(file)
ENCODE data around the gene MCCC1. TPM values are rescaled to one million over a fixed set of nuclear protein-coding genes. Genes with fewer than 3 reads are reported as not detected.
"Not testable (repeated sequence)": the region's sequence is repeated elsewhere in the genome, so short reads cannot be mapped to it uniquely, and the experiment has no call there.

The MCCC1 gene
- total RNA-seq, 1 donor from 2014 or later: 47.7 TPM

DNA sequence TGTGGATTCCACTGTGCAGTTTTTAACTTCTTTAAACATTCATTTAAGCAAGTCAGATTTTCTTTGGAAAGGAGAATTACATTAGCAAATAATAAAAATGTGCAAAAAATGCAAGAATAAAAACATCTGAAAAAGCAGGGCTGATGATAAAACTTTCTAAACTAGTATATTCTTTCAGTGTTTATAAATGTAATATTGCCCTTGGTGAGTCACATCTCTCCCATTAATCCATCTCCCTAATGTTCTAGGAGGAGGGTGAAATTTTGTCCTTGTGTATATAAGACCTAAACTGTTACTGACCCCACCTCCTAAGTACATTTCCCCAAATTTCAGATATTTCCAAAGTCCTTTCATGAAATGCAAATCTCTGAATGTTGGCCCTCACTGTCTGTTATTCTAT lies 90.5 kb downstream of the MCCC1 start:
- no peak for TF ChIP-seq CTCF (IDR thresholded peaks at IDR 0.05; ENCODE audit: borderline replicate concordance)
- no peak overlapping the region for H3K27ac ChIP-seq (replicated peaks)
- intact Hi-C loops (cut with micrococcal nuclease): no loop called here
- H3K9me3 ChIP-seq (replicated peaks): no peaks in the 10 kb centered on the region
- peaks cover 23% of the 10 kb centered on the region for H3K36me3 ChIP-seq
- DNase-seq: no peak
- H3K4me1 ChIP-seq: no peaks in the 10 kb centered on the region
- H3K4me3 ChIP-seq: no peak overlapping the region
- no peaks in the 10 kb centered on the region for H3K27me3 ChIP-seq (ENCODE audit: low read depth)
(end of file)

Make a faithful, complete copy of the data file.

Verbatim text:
ENCODE data around the gene MCCC1. TPM values are rescaled to one million over a fixed set of nuclear protein-coding genes. Genes with fewer than 3 reads are reported as not detected.
"Not testable (repeated sequence)": the region's sequence is repeated elsewhere in the genome, so short reads cannot be mapped to it uniquely, and the experiment has no call there.

The MCCC1 gene
- total RNA-seq, 1 donor from 2014 or later: 47.7 TPM

DNA sequence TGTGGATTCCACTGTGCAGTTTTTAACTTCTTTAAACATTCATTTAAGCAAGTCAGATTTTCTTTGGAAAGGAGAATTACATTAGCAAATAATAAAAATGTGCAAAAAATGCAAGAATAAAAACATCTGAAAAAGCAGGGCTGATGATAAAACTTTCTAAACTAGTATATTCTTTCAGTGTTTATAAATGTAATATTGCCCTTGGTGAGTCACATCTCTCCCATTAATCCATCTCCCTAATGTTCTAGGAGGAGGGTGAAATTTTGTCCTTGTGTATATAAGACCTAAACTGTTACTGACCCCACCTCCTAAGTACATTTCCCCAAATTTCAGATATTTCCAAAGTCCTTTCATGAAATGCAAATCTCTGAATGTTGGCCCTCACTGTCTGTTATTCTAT lies 90.5 kb downstream of the MCCC1 start:
- no peak for TF ChIP-seq CTCF (IDR thresholded peaks at IDR 0.05; ENCODE audit: borderline replicate concordance)
- no peak overlapping the region for H3K27ac ChIP-seq (replicated peaks)
- intact Hi-C loops (cut with micrococcal nuclease): no loop called here
- H3K9me3 ChIP-seq (replicated peaks): no peaks in the 10 kb centered on the region
- peaks cover 23% of the 10 kb centered on the region for H3K36me3 ChIP-seq
- DNase-seq: no peak
- H3K4me1 ChIP-seq: no peaks in the 10 kb centered on the region
- H3K4me3 ChIP-seq: no peak overlapping the region
- no peaks in the 10 kb centered on the region for H3K27me3 ChIP-seq (ENCODE audit: low read depth)